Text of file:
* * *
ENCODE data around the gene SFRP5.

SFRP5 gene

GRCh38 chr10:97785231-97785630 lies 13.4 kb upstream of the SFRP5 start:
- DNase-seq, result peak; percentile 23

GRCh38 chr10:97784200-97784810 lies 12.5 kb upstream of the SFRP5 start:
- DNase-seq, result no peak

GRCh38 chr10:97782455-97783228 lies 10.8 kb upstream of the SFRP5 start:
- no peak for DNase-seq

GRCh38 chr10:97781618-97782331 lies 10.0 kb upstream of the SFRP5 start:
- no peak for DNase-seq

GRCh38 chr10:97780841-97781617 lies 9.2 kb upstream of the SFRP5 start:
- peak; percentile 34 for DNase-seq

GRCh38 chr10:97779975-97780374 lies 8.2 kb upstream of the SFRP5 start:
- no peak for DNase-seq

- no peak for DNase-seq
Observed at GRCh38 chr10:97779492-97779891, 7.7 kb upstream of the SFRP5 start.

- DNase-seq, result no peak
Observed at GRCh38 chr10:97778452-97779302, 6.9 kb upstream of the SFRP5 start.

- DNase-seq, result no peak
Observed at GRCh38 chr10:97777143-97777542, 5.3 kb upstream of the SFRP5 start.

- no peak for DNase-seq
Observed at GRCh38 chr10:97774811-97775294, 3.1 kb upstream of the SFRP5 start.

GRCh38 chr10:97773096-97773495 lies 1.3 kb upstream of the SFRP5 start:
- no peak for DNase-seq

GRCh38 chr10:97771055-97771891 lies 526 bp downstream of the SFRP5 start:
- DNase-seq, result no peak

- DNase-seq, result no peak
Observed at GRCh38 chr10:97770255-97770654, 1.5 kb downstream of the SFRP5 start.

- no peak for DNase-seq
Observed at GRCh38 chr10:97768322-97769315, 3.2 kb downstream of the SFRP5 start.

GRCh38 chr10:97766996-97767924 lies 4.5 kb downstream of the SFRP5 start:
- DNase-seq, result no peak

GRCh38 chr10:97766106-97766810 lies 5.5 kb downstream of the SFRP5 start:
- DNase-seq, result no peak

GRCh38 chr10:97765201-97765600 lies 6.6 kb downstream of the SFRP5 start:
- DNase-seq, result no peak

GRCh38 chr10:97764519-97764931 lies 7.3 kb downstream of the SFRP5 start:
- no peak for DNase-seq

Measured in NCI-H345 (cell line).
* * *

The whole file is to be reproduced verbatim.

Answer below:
ENCODE data around the gene SFRP5.

SFRP5 gene

GRCh38 chr10:97785231-97785630 lies 13.4 kb upstream of the SFRP5 start:
- DNase-seq, result peak; percentile 23

GRCh38 chr10:97784200-97784810 lies 12.5 kb upstream of the SFRP5 start:
- DNase-seq, result no peak

GRCh38 chr10:97782455-97783228 lies 10.8 kb upstream of the SFRP5 start:
- no peak for DNase-seq

GRCh38 chr10:97781618-97782331 lies 10.0 kb upstream of the SFRP5 start:
- no peak for DNase-seq

GRCh38 chr10:97780841-97781617 lies 9.2 kb upstream of the SFRP5 start:
- peak; percentile 34 for DNase-seq

GRCh38 chr10:97779975-97780374 lies 8.2 kb upstream of the SFRP5 start:
- no peak for DNase-seq

- no peak for DNase-seq
Observed at GRCh38 chr10:97779492-97779891, 7.7 kb upstream of the SFRP5 start.

- DNase-seq, result no peak
Observed at GRCh38 chr10:97778452-97779302, 6.9 kb upstream of the SFRP5 start.

- DNase-seq, result no peak
Observed at GRCh38 chr10:97777143-97777542, 5.3 kb upstream of the SFRP5 start.

- no peak for DNase-seq
Observed at GRCh38 chr10:97774811-97775294, 3.1 kb upstream of the SFRP5 start.

GRCh38 chr10:97773096-97773495 lies 1.3 kb upstream of the SFRP5 start:
- no peak for DNase-seq

GRCh38 chr10:97771055-97771891 lies 526 bp downstream of the SFRP5 start:
- DNase-seq, result no peak

- DNase-seq, result no peak
Observed at GRCh38 chr10:97770255-97770654, 1.5 kb downstream of the SFRP5 start.

- no peak for DNase-seq
Observed at GRCh38 chr10:97768322-97769315, 3.2 kb downstream of the SFRP5 start.

GRCh38 chr10:97766996-97767924 lies 4.5 kb downstream of the SFRP5 start:
- DNase-seq, result no peak

GRCh38 chr10:97766106-97766810 lies 5.5 kb downstream of the SFRP5 start:
- DNase-seq, result no peak

GRCh38 chr10:97765201-97765600 lies 6.6 kb downstream of the SFRP5 start:
- DNase-seq, result no peak

GRCh38 chr10:97764519-97764931 lies 7.3 kb downstream of the SFRP5 start:
- no peak for DNase-seq

Measured in NCI-H345 (cell line).